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Winged Glass | Techniques of Renaissance Venetian-Style Glassworking

A partly hollow combination merese/avolio construction is added to the tip of a bubble of glass that eventually becomes the bowl (or cup). A complex, multi-part stem and foot are then attached. The vessel is completed while it is held by a pontil. Learn more about this object in The Techniques of Renaissance Venetian-Style Glassworking by William Gudenrath.

Between about 1500 and 1725, Venice was nearly the sole supplier of fine luxury glass to the royal and aristocratic, the wealthy and powerful, throughout Europe. The Venetian government went to extreme measures to protect its lucrative and prestigious monopoly by isolating the highly skilled workers on the nearby island of Murano and severely restricting their movements. However, with the promise of personal freedom and the hope of fortune, they gradually fled the lagoon to set up workshops in a variety of locations on the Continent and in England.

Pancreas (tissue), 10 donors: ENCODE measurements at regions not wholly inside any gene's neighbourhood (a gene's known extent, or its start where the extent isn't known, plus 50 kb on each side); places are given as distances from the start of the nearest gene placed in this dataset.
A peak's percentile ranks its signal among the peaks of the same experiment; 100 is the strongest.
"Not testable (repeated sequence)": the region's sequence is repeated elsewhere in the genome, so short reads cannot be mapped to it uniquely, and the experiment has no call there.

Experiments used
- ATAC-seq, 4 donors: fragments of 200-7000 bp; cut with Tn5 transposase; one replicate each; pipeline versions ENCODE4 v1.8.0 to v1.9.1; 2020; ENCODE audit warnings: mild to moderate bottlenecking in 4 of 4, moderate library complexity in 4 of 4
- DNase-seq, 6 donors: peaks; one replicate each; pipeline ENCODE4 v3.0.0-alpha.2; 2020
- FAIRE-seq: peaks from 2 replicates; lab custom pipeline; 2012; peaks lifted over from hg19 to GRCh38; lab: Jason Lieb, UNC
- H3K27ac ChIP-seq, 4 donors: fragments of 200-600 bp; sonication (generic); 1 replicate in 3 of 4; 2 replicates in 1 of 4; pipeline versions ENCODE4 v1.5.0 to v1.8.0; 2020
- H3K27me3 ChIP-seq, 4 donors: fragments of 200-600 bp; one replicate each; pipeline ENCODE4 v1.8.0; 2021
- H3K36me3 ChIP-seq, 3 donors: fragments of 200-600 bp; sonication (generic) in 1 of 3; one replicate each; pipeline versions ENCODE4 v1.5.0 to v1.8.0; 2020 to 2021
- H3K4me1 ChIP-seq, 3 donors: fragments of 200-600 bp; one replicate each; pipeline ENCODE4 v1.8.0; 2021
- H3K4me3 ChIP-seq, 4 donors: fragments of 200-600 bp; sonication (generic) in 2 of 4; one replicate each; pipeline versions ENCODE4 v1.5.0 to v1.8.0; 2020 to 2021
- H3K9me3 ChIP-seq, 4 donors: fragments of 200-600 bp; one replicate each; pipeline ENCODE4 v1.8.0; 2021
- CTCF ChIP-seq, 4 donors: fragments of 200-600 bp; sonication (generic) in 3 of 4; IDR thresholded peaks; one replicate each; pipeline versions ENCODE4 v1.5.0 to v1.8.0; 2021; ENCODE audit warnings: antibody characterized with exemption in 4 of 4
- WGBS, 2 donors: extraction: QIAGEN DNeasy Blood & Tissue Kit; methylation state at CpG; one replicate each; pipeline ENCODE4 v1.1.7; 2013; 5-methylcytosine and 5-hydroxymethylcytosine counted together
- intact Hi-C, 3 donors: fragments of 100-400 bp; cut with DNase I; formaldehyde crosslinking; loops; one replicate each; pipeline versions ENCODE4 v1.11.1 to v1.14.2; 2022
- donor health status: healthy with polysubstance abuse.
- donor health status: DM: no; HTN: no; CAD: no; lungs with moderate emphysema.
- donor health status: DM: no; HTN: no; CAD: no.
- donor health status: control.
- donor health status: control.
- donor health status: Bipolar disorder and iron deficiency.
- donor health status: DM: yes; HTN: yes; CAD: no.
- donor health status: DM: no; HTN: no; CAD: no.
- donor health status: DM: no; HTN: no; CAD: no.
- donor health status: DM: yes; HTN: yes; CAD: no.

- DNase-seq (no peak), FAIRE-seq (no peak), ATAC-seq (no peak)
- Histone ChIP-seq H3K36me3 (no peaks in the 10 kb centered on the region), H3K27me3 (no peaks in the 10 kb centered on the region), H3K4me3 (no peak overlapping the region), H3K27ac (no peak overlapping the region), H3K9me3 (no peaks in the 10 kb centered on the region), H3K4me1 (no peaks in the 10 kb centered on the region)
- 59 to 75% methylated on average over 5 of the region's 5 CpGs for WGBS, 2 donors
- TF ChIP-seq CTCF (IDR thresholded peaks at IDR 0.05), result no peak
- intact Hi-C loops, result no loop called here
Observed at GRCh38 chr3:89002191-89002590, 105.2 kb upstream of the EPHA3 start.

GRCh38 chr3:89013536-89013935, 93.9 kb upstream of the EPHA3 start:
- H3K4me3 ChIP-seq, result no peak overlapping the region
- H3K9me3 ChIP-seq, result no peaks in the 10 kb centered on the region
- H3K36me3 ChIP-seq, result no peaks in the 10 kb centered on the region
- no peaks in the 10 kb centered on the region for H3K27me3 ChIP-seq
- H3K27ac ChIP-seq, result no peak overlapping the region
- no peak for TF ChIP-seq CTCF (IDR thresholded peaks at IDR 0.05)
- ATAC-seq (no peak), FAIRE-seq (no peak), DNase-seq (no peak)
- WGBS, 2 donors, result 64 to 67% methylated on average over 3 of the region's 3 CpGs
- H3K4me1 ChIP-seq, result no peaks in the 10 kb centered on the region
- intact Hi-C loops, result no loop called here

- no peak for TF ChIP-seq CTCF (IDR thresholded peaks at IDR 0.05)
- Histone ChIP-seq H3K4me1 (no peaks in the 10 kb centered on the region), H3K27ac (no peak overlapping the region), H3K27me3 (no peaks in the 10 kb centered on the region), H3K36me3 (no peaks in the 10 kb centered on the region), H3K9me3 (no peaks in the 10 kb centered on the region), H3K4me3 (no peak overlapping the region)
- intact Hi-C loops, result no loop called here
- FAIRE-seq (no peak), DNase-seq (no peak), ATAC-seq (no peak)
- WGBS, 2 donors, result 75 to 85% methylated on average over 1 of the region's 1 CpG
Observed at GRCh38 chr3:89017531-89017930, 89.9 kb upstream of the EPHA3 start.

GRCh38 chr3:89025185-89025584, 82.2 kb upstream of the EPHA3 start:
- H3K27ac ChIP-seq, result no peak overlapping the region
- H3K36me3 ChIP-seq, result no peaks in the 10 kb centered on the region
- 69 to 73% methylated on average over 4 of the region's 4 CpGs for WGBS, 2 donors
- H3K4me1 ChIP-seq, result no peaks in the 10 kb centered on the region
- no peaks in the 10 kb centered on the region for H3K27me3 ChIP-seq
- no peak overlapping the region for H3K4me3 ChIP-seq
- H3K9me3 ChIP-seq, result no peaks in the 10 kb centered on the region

The Techniques of Renaissance Venetian-Style Glassworking presents detailed 360° photography and high-definition video related to objects from nine glassworking centers influenced by Venetian style as researched by master glassmaker and scholar William Gudenrath. The resource is a follow-up to Gudenrath's popular Techniques of Renaissance Venetian Glassworking (2016) also available free online.